September 11th, 2004, 06:18 AM
#1
How to calculate the number of combinations?
Hello, I have a question here and need your help. I have 3 numbers, each must be in the range of 0 to 38. I need to find how many possible combinations are there...For example, I can have:
0 0 38
38 38 38
1 1 1
2 2 2
.
.
.

September 11th, 2004, 06:30 AM
#2
Permutations and combinations are your best friends.
Since order doesn't matter, meaning you can have (0,0,1) and (1,0,0), you would use permutations.
38 P 3 = 38! / (38  3)! = 38!/35! = 50,616 different combinations you can have.

September 11th, 2004, 12:12 PM
#3
GW is right, it is a question of factorials (the "!" symbol) where, for example, 4! is:
1x2x3x4
Cheers

September 11th, 2004, 01:29 PM
#4
Since order doesn't matter, meaning you can have (0,0,1) and (1,0,0), you would use permutations.
38 P 3 = 38! / (38  3)! = 38!/35! = 50,616 different combinations you can have.
In permutations, order does matter...
Your formula is wrong, imo, because there are 39 possibilities for each number, not 38 (0 to 38), and a permutation doesn't make much sense here (and you're using the term combination to indicate the outcome of a permutation ).
You have 3 numbers, each number needs to be in the range of 0 to 38; the answer is there are 39 to the power of 3 possibilities = 59,319 different combinations, simple as that.
What you're saying with your formula, GW, is that for the first number you have 38 possibilities, for second you only have 37 and for the third only 36. Not only do you have 39 possibilities for the first number, but you also have the same 39 possibilities for the second and the third number (otherwise something like (1,1,1) wouldn't be possible): 39 to the power of 3.
If you really want to make if difficult and assume that ie. (0,0,1) is the same as (0,1,0), you'd use something completely different...
We have our 39 to the power of 3 possibilities, but only 1/3 of them are "valid" since 2/3 of them are redundant:
0 0 1
0 1 0
1 0 0
are all the same  3 possibilities, 2 of them redundant. That would make our formula
(39 to the power of 3) / 3.
From the way the question is asked, though, I'd say you simply have 39 to the power of 3 possibilities...

September 11th, 2004, 02:02 PM
#5
I guess that's one of the + sides of being mathgirl's slave.
When death sleeps it dreams of you...

September 11th, 2004, 02:16 PM
#6
What you're saying with your formula, GW, is that for the first number you have 38 possibilities, for second you only have 37 and for the third only 36. Not only do you have 39 possibilities for the first number, but you also have the same 39 possibilities for the second and the third number (otherwise something like (1,1,1) wouldn't be possible): 39 to the power of 3.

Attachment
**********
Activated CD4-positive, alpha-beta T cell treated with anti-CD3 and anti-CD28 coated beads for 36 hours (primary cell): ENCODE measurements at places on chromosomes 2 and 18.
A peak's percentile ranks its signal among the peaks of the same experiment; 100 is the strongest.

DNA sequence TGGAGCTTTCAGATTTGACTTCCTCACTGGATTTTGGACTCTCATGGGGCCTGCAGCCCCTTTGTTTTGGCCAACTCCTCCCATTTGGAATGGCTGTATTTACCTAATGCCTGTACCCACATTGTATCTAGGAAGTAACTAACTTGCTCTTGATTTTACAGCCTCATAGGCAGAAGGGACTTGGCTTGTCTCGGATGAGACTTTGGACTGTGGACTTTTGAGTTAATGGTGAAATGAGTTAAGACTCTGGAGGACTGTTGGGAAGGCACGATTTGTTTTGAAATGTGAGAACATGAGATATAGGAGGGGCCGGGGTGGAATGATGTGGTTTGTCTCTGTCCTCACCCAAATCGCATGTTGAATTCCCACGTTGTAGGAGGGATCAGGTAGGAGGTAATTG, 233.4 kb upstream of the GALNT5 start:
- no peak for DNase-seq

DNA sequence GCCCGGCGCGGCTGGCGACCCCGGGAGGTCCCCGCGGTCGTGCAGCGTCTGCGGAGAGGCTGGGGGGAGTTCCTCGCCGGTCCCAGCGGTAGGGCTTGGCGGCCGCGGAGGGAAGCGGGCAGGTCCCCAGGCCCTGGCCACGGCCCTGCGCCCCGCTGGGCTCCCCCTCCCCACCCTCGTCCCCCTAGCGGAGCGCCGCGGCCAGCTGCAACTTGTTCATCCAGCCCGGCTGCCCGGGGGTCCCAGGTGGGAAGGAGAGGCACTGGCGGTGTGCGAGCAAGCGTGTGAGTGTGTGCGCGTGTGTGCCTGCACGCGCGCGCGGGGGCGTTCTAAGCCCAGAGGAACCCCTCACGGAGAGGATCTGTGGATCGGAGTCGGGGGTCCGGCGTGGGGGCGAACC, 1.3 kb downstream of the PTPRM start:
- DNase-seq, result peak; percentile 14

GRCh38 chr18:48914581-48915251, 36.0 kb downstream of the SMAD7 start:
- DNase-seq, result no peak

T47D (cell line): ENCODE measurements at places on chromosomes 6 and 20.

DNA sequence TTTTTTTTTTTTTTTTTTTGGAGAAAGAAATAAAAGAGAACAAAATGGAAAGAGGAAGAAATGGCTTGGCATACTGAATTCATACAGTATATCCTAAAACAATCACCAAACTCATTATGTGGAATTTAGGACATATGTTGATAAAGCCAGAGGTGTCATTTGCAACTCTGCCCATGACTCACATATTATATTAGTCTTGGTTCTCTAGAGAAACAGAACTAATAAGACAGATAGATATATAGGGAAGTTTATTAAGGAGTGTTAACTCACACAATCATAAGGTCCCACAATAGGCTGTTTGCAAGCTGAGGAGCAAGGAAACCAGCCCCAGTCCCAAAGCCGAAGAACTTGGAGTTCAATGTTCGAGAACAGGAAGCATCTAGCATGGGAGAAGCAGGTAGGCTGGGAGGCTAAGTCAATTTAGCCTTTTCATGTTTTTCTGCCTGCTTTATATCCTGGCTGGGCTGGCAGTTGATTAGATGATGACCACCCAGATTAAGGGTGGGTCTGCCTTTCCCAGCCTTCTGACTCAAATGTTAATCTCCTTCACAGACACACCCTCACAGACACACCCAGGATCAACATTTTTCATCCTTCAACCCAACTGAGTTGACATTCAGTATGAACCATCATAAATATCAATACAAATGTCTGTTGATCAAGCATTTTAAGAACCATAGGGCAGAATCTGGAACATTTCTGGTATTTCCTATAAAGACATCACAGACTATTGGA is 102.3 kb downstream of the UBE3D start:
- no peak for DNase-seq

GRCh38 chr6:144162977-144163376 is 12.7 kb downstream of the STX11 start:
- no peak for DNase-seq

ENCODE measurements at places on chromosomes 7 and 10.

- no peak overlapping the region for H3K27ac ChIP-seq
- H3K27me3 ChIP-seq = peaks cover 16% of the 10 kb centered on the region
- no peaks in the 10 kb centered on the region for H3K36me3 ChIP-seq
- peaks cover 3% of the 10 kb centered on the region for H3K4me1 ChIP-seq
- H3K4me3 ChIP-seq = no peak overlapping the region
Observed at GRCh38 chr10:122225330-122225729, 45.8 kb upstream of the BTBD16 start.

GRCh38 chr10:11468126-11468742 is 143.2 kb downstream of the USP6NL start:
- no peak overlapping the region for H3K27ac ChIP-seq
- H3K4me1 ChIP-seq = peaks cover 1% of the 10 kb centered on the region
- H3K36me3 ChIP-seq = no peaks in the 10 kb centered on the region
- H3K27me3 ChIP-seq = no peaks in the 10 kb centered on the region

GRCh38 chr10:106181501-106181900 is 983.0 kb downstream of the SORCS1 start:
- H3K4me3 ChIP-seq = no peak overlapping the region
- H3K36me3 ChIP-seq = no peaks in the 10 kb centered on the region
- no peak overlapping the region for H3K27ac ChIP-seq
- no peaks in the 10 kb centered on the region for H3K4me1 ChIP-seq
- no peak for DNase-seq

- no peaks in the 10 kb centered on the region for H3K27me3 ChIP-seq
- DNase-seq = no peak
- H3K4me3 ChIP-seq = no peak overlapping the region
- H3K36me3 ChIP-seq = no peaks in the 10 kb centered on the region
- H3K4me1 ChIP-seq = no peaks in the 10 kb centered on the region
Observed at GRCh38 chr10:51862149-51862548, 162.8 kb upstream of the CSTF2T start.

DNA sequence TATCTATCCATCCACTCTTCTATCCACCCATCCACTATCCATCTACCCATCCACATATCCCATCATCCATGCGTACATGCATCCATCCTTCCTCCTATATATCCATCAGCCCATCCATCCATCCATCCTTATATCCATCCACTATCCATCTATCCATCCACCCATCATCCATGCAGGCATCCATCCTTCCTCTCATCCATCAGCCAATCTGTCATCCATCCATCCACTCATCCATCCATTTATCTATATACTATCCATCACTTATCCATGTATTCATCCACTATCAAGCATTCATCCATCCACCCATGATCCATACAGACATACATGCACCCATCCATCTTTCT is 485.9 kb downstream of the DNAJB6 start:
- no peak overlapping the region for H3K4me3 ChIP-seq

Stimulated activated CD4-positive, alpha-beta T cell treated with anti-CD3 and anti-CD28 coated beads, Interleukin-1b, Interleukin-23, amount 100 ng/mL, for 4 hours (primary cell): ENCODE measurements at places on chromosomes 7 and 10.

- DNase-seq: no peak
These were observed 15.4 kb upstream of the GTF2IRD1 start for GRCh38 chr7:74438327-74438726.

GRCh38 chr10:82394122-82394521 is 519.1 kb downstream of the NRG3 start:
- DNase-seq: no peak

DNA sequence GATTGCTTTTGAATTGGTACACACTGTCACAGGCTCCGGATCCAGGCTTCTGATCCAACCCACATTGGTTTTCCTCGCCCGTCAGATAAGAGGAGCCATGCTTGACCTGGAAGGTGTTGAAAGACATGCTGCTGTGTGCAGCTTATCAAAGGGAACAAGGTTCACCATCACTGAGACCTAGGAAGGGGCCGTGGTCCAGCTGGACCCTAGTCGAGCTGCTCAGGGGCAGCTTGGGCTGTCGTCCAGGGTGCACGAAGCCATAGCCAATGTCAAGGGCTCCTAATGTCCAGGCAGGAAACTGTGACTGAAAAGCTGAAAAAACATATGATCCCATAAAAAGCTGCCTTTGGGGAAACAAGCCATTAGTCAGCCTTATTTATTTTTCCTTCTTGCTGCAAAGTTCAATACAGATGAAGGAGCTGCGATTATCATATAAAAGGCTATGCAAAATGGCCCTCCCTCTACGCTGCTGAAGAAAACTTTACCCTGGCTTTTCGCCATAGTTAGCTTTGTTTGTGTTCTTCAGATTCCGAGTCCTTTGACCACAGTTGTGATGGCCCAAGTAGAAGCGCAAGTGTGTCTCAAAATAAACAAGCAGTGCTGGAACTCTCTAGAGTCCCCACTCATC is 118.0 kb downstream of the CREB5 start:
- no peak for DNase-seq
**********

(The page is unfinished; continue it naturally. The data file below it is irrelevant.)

You are right there Neg~.................it is all coming back to me now
I think that the issue is one of "replacement" perhaps Mathgirl could confirm?
As I recall, our national lottery has 49 numbers (149) but there is no replacement, so the solution is 49!
You are quite right about the 038 being 39 numbers...............I should have spotted that
AFAIK in a combination, order does not matter, but in a permutation it does..........or is it the other way round?
Amazing how quickly you forget stuff.............then, it was over 30 years ago

September 11th, 2004, 02:41 PM
#7
I don't know if it's officially called replacement (Mathgirl hates statistics and is asleep... heh), but that's basically what it is, yups.
Lotteries are interesting: if you have 49 lottery balls, and 6 numbers are drawn, you would have 49 possibilities for the first ball, 48 for the second,... Your chance would be:
1 chance in 49*48*47*46*45*44 = 49!/43! = 10,068,347,520.
This is the formula used by GW, but that formula doesn't have anything to do with order. This chance doesn't say that the order doesn't matter, it only says that there is no replacement.
If the drawn balls would be put back in the thingy each time ("replacement"), you would have
1 chance in 49*49*49*49*49*49 = 13,841,287,201.

September 11th, 2004, 03:28 PM
#8
Lotteries are interesting: if you have 49 lottery balls, and 6 numbers are drawn, you would have 49 possibilities for the first ball, 48 for the second,... Your chance would be:
1 chance in 49*48*47*46*45*44 = 49!/43! = 10,068,347,520.
Then throw the power ball in there (+ *49) and the number is even more extream.
\"Life should NOT be a journey to the grave with the intention of arriving safely in an attractive and well preserved body, but rather to skid in sideways, Champagne in one hand  strawberries in the other, body thoroughly used up, totally worn out and screaming WOO HOO  What a Ride!\"
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